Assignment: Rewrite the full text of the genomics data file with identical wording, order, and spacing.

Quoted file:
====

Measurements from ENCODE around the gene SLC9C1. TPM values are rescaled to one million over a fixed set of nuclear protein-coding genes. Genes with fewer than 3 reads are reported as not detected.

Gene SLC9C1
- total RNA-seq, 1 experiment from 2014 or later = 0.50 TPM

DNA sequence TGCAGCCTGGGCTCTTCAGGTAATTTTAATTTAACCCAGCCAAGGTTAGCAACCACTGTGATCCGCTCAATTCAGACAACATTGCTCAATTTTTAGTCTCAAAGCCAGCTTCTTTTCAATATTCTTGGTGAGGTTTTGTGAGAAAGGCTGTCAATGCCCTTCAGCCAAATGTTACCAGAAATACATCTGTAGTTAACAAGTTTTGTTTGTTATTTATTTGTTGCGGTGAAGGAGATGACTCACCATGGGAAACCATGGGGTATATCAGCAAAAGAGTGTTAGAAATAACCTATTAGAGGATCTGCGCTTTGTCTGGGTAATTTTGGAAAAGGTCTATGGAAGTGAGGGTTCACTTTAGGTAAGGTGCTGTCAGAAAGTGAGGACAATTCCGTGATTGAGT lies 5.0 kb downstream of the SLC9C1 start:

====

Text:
Measurements from ENCODE around the gene SLC9C1. TPM values are rescaled to one million over a fixed set of nuclear protein-coding genes. Genes with fewer than 3 reads are reported as not detected.

Gene SLC9C1
- total RNA-seq, 1 experiment from 2014 or later = 0.50 TPM

DNA sequence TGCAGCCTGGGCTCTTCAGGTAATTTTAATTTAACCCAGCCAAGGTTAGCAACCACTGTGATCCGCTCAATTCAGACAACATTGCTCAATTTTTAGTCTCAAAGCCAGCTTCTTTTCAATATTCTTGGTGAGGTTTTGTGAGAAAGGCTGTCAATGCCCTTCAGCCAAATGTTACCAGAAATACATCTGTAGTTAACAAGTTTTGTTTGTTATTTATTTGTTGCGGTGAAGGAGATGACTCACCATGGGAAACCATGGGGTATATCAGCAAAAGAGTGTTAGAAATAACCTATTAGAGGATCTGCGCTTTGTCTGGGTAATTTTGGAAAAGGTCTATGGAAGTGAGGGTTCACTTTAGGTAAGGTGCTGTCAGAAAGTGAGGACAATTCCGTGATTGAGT lies 5.0 kb downstream of the SLC9C1 start: